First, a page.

It was reported that there is no dedicated budget for the teaching and learning of Irish, but that teachers are welcome to approach the principal with applications for resources and aids. The resources for Irish are available at a central location in the school, where teachers have access to them. It was not evident, however, that regular use was being made of the resources available. Neither did the inspector get the impression that there was a good selection of materials involved. It is recommended that the resources available in the school for teaching the language should be registered and listed and that teachers ensure that they are used in the teaching of Irish.

 

Teachers do not have their own rooms in the school, due to shortage of space. The students remain in their own classrooms and the teachers move about as necessary. It is therefore difficult for teachers to create an Irish atmosphere in the classrooms. However, a good selection of material was on display on the walls, e.g. charts focused on aspects of grammar as well as samples of the students’ work. The work involved in those charts is commended but teachers are advised to make them more conspicuous so that students can utilise them in class.

 

 

Planning and preparation

 

One of the teachers of Irish has been designated co-ordinator of planning for the teaching and learning of Irish in the school. This responsibility is transferred to a different teacher each year, a laudable arrangement, since it allows every member of staff to assume leadership in co-ordinating various elements of planning for Irish.

 

The teachers of Irish meet formally three times a year. The allocation of classes and students is discussed at the first meeting, as well as the results of State exams and the choice of textbooks. The second meeting is concerned with the programme of events for ‘Seachtain na Gaeilge’ and the organising of exams. The agenda for the third meeting is determined by the year’s work and various problems that arise. The teachers have undertaken the formulation of an overall plan for the teaching and learning of Irish in the school as was suggested in the inspection report of October 2003. Their efforts in this regard are highly commended. It is now recommended that the teachers build on this work and develop an integrated plan for Irish that would encompass not just the topics to be covered by the different year-groups, but the methodologies and learning objectives, and the resources to be used in the various classes. Teachers are also advised to include the use of information and communication technology (ICT) also in the general plan for Irish.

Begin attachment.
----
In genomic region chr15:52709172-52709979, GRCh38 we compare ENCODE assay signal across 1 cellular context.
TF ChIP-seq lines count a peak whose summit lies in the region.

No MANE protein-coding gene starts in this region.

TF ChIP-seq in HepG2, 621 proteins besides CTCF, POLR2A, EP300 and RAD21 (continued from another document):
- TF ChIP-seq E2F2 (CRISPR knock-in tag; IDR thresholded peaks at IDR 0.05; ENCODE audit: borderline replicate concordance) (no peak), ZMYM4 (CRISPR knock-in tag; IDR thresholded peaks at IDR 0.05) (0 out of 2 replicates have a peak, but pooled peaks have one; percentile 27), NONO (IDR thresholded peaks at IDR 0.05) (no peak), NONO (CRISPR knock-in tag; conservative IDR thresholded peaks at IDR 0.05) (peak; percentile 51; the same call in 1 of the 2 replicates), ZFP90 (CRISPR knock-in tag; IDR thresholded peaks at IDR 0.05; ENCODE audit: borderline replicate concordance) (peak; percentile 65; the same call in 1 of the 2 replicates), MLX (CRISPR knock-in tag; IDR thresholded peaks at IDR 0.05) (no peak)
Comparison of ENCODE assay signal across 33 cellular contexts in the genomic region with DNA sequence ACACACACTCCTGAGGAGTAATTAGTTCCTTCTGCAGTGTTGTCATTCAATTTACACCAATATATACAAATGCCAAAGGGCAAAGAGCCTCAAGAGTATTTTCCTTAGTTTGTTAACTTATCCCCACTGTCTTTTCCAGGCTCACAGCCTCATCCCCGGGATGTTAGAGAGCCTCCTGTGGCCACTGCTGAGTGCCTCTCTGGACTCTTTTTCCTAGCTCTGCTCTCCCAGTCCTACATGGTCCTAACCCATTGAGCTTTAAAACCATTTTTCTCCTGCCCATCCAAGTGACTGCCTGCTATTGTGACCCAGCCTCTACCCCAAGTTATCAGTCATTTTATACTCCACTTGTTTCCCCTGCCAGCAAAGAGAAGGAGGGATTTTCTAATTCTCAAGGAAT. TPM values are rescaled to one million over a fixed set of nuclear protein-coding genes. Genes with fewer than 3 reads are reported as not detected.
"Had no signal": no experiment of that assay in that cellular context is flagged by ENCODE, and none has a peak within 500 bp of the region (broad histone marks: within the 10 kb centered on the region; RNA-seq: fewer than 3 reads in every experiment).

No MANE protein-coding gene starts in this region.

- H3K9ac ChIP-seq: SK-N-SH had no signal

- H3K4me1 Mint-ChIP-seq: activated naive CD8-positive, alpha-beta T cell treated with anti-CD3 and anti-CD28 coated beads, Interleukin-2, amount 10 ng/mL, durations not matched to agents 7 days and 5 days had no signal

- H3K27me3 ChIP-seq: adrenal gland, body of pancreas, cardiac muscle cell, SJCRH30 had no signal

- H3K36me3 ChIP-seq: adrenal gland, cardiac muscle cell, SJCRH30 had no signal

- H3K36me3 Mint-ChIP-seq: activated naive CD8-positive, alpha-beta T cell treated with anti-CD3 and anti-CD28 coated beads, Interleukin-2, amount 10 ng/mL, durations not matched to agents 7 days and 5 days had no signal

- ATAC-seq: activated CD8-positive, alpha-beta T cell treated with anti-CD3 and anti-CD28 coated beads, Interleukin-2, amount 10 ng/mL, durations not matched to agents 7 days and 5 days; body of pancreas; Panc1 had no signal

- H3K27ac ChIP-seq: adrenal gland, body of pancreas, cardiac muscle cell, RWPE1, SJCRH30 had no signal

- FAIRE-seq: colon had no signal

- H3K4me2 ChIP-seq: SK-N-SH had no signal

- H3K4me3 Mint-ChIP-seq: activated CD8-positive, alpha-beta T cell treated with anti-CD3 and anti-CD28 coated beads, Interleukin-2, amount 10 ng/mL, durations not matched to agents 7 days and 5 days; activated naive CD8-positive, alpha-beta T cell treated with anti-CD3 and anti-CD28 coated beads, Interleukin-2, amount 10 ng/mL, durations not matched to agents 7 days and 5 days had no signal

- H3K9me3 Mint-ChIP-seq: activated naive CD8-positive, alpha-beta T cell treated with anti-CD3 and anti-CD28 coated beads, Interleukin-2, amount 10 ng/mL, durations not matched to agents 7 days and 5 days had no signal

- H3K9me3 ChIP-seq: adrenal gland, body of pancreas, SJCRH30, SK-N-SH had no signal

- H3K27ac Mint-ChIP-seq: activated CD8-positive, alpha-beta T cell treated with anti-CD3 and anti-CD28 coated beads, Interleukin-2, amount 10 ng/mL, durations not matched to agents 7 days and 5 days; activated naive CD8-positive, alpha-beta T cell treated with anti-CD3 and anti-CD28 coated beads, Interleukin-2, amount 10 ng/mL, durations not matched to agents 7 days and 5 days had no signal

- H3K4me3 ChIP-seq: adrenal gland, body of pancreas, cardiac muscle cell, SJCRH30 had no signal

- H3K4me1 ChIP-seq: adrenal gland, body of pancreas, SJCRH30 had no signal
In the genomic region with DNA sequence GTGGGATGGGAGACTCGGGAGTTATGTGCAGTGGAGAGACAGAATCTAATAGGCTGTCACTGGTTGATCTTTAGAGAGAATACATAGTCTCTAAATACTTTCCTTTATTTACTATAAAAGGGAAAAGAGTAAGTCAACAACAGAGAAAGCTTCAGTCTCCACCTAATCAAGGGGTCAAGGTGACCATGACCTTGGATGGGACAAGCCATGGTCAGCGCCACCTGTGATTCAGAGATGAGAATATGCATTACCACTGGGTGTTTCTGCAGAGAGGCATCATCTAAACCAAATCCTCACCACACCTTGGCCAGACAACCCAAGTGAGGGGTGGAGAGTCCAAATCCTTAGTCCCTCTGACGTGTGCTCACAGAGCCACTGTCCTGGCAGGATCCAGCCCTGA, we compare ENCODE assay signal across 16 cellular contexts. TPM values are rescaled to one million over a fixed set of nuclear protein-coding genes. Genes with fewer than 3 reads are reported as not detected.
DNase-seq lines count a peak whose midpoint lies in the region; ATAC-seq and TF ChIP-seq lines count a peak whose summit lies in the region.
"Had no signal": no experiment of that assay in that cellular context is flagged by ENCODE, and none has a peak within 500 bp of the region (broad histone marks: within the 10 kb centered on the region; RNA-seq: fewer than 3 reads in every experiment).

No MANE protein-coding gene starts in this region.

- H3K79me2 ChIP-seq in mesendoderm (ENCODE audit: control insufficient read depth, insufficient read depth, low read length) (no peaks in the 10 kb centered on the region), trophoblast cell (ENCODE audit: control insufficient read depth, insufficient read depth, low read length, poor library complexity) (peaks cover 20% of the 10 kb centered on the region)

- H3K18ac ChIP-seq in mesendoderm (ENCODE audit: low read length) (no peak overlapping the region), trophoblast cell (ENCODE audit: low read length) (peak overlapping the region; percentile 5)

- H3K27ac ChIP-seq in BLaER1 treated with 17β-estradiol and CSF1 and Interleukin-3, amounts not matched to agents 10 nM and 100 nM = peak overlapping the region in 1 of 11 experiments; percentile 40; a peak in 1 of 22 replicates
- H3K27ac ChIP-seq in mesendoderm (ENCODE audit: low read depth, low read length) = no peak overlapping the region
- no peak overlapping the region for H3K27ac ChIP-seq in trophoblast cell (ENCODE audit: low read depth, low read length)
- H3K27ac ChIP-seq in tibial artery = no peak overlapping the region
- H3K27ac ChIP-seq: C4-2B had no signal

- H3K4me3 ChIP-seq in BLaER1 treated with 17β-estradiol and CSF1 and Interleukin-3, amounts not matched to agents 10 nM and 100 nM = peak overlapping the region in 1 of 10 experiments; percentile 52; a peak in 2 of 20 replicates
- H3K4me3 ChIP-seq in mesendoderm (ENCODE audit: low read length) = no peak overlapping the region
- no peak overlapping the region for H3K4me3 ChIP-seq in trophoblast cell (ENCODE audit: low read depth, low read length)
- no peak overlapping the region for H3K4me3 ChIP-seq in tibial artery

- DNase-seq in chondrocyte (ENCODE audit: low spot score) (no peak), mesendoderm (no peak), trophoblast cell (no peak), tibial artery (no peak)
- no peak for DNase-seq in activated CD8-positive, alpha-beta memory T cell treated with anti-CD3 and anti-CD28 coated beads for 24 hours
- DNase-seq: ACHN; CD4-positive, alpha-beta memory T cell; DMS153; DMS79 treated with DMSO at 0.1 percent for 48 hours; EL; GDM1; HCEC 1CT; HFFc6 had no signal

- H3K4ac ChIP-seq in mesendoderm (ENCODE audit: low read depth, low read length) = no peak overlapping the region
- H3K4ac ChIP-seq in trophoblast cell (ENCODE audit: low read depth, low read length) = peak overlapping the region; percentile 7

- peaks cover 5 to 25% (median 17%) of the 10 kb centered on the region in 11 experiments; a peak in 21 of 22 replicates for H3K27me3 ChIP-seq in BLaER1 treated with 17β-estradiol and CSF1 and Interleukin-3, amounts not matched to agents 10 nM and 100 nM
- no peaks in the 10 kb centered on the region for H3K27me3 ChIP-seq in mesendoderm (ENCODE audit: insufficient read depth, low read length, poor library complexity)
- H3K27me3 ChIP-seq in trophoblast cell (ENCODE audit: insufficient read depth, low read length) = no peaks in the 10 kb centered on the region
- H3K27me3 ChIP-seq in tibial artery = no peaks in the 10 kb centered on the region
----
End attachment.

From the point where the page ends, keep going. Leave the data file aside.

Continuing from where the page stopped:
It is further recommended that teachers plan for the provision of a wide range of interesting aids and resources for the teaching and learning of Irish. It is vitally important to ensure that a wide range of resources is available to teachers for use in their classes.

 

A plan has been prepared for the teaching of Irish at Transition Year. It is not quite clear, however, whether students have the opportunity to go on the outings mentioned in the plan. It is recommended that the Transition Year plan be reviewed, with all the teachers of Irish making an input. It is suggested that a programme of interesting events be drawn up, with particular emphasis on oral Irish and the development of students’ communication skills. That programme should be followed, no matter which teacher is in charge of the classes. It is also recommended that there be a cross-curricular element in the teaching of the language and that students be given an opportunity to experience different areas of the curriculum through the medium of Irish.